Divine Rapture

A theatrical incantation of 17th-century songs and contemporary dance.

The programme title ‘Divine Rapture’ is derived from a three-stanza poem by 17th-century poet Francis Quarles (1592-1644). This poem reappears in an elongated form in his best-selling Emblems (1635) which includes hundreds of pages of illustrations and meditative verse. The poem itself (perhaps best known today through the musical setting by Benjamin Britten) is in many ways reminiscent of the sumptuous language and imagery of the biblical Song of Songs (which is indeed oft-quoted in Emblems), and speaks of the love of Christ in a highly personal manner. The programme is intended to be a personal incantation on the advent, life, and passion of Christ. It is the current idea to link the musical selections with images and verses from Quarles’s Emblems.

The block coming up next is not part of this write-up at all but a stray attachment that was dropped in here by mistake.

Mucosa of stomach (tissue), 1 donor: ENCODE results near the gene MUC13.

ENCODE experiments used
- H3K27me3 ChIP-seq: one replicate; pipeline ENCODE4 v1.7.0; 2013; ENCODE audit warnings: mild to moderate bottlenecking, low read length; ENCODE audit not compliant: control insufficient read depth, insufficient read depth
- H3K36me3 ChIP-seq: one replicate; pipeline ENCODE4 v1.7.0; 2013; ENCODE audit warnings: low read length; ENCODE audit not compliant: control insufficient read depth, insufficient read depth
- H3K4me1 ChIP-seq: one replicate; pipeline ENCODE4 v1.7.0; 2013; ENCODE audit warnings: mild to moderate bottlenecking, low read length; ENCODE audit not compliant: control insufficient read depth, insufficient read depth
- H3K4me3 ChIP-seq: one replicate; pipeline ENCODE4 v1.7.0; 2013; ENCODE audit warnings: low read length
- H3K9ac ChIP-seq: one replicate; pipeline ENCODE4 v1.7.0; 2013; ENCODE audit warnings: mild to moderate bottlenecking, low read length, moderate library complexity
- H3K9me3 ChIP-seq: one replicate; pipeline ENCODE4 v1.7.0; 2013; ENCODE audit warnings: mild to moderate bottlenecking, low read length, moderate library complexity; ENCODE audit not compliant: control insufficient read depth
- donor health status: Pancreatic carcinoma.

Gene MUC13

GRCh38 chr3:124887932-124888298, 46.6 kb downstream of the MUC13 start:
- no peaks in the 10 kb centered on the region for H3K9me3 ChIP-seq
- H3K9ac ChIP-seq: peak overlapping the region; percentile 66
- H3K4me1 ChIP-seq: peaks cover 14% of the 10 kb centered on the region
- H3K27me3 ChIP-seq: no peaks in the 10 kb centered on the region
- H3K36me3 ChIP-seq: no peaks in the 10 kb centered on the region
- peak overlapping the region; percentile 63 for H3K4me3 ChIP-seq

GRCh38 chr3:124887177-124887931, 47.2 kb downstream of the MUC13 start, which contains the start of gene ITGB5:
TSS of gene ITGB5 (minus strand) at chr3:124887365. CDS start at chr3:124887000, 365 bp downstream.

Divine Rapture is intended to be performed completely acoustically, with a small continuo section, and minimal technical and lighting requirements. Moreover, it can be designed to fit a variety of performing venues.

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“Whether on its own (notably highlighting the concert) or as a poetic amplification of the musical discourse, dance proves omnipresent . . . but at the same time highly evocative.”

“. . . the stylish singing of this suave and penetrating haute-contre works wonders.”

“The vocal prowess does not cease to fascinate, as, with closed eyes, we are incapable of knowing when the body is leaping or writhing on the floor in one of those acrobatic positions that opera singers dread, yet, in this instance, never affect the performance of the singer.”

Photos by Maïlis Snoeck.

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